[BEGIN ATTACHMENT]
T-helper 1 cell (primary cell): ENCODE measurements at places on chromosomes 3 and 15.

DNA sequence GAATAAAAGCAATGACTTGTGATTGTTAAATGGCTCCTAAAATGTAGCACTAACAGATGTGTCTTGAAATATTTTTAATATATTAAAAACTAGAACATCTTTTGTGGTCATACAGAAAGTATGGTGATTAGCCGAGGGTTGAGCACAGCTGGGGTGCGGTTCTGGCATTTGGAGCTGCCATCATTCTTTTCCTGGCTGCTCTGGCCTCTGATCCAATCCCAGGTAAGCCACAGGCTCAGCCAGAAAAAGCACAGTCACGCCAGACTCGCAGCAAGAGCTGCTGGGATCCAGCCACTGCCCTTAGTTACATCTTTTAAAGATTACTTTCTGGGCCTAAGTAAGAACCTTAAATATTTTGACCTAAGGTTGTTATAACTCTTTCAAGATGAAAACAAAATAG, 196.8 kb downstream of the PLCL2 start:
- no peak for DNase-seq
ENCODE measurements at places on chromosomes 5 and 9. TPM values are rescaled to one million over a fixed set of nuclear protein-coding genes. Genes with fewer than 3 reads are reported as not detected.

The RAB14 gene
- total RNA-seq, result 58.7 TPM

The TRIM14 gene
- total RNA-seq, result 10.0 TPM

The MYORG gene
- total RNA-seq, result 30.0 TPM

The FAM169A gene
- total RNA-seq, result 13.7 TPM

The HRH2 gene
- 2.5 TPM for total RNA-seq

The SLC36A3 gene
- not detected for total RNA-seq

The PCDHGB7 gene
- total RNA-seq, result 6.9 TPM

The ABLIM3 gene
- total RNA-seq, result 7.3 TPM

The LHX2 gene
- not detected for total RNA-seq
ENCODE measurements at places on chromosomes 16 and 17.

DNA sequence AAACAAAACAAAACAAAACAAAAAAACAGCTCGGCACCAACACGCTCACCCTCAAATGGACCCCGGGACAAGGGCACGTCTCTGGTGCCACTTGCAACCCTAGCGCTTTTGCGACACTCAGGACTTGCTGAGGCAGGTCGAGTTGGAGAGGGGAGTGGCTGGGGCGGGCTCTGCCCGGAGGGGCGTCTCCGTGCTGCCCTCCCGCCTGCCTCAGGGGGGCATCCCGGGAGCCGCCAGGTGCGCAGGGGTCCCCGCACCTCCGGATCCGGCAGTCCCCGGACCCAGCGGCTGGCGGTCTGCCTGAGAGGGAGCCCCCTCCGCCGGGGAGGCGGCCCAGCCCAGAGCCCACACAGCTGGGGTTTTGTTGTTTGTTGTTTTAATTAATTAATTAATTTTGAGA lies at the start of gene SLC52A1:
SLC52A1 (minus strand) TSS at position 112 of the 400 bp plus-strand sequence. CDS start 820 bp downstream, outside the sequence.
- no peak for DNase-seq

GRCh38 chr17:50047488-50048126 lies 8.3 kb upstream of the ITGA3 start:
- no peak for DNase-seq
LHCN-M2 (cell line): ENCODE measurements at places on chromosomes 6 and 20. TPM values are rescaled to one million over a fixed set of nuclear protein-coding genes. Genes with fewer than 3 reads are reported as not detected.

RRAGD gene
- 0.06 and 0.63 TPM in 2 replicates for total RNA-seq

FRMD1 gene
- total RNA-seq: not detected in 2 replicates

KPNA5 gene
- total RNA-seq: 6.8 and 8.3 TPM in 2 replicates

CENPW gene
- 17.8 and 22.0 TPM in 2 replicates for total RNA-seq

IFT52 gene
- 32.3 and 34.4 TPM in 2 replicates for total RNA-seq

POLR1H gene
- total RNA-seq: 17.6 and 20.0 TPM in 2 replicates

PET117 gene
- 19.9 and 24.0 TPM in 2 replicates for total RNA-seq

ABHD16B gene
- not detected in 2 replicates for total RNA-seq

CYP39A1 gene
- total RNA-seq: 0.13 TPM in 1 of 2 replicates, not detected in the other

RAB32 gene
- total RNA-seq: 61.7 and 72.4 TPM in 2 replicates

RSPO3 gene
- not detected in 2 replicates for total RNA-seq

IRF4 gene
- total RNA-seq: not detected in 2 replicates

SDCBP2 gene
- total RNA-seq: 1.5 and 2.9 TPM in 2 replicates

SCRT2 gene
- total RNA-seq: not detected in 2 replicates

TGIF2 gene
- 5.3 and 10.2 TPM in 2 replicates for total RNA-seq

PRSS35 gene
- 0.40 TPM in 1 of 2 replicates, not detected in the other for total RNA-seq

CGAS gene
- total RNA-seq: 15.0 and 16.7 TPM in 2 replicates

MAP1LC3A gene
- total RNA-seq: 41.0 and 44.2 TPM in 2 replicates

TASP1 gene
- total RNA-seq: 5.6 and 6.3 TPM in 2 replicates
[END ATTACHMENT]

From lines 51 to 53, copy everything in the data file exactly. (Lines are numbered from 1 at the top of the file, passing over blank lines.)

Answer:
- not detected in 2 replicates for total RNA-seq

IRF4 gene
- total RNA-seq: not detected in 2 replicates